Wind noise might be a problem when recording audio or videos outside. You would not want to spend an entire day filming outdoors just to come home with an audio that is worthless due to wind noise.
The most efficient way to deal with wind noise is to avoid capturing the wind sound in the first place. However, under certain windy situations, you won’t be able to avoid wind noise during audio recording. Therefore, if you end up with a recording full of wind sounds, you might want to remove these before going further. You can try to do this yourself, or if it seems hard or time-consuming, you can ask for help at a professional media restoration service like Media Medic.
This article will first demonstrate how to reduce wind noise while capturing audio outdoors in windy situations. It also explains how to remove wind noise after production.
What Makes Wind Noise?
Mics are sensitive to air movement, and they transform acoustic energy into an audio signal using a diffuser that vibrates when sound waves strike it. Since the human voice and other sound sources that microphones pick up produce modest acoustic energy, this diaphragm is extremely sensitive.
Wind causes a lot of air movement, which causes a lot of low-frequency vibrations in the diaphragm. This powerful vibration is often detected in recordings as a harsh rumble. So, how do you fix it?
How to Remove Wind from Audio?
Using EQ tools while recording is an efficient approach to reduce wind noise before it reaches your recording. Many microphones have EQ controls for enhancing and lowering specific frequency ranges. Microphones used in video production will often include high pass filters to decrease low frequencies.
Drag your audio into the audio editing program and open up your standard EQ tools. You can either manually trim frequencies in the 20Hz to 250Hz range or use a high pass filter to tame those bothersome frequencies.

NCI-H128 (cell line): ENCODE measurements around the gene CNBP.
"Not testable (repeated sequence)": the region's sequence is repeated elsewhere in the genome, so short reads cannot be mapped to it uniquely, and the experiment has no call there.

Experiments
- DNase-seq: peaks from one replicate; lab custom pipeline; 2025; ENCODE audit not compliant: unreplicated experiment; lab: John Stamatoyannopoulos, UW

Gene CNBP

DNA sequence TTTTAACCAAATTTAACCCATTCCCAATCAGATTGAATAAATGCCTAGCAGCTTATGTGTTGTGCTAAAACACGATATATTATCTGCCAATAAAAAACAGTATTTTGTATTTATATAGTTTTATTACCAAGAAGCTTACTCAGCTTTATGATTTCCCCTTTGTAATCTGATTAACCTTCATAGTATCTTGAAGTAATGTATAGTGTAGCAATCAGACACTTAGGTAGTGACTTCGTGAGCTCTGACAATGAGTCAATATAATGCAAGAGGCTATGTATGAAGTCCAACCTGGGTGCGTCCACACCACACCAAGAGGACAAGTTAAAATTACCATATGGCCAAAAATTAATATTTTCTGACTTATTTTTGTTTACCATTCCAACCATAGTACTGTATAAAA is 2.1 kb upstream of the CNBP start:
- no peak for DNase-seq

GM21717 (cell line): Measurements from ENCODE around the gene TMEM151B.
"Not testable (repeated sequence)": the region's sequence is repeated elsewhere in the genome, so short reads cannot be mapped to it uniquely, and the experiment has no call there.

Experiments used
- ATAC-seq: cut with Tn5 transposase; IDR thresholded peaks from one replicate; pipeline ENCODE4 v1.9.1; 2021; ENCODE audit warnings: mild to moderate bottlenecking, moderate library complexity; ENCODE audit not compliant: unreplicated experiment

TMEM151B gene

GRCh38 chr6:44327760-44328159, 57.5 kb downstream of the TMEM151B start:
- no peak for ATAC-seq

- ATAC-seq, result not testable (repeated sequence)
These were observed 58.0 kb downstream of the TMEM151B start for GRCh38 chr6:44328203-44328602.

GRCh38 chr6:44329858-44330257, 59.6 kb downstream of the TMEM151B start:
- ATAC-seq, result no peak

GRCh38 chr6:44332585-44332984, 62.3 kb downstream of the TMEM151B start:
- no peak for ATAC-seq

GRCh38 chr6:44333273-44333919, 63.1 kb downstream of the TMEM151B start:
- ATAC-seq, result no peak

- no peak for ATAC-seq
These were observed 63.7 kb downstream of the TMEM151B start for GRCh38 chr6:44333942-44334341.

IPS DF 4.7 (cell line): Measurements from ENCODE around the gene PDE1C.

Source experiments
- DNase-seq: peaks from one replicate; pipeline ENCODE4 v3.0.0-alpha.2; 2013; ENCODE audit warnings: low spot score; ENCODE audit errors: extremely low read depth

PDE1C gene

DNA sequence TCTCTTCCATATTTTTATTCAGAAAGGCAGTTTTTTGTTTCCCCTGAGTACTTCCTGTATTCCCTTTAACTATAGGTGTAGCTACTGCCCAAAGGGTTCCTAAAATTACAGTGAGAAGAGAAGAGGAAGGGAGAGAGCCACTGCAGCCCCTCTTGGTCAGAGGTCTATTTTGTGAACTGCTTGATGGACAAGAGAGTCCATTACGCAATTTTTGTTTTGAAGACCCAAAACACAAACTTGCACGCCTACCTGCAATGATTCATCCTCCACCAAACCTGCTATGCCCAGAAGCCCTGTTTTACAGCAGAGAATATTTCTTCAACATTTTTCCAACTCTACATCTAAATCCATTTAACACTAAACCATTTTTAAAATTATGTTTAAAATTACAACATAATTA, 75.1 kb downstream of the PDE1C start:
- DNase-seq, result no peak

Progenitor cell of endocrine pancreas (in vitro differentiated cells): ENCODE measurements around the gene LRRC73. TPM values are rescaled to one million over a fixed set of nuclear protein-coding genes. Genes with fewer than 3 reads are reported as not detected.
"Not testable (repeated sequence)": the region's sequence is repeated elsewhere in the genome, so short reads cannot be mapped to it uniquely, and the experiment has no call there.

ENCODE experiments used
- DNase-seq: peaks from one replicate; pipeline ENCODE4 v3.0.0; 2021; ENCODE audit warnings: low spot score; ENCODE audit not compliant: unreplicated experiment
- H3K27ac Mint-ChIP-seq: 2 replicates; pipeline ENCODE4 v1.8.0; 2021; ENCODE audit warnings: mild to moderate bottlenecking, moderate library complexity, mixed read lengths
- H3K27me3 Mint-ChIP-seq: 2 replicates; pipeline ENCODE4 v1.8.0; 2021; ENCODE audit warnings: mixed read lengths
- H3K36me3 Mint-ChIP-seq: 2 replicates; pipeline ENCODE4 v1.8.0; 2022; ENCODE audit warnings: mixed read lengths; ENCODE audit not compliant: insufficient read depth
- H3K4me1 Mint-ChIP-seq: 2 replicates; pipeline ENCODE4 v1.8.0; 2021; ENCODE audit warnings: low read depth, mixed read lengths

Ways to Reduce Wind From Audio
The first line of protection against wind noise is generally a foam windshield. An open-cell foam cover surrounding the microphone will scatter and reduce the acoustic energy from the wind. This will minimize low-end shaking. You must streamline these windshields so that the wind passes around them rather than through them. The tighter the fit, the better.
Although foam windshields help reduce minor quantities of wind, if you are operating in a windy setting, you may want an additional degree of protection. A dead cat is an artificial fur windscreen meant to minimize noise under high wind conditions while remaining auditory transparent.
These absorb the energy from the wind striking the microphone capsule in the same manner as open-cell foam. The increasing density of these fuzzy companions gives even more wind noise mitigation. Remember that denser materials may sometimes have a detrimental impact on the audio.
Blimps (also known as ‘zeppelins’) are huge, tubular windshields that fully encircle a microphone, offering even more wind noise shielding. They have a dead cat and shock mounting system, and they can be attached to handheld hands for easy adaptability.
See Also: Tips To Remove Audio Hiss
Removing sounds of wind from audio recording can be challenging. Nevertheless, there are various ways to remove wind noise from audio. Remember you can always ask professionals to restore and clean up your recordings. Good luck!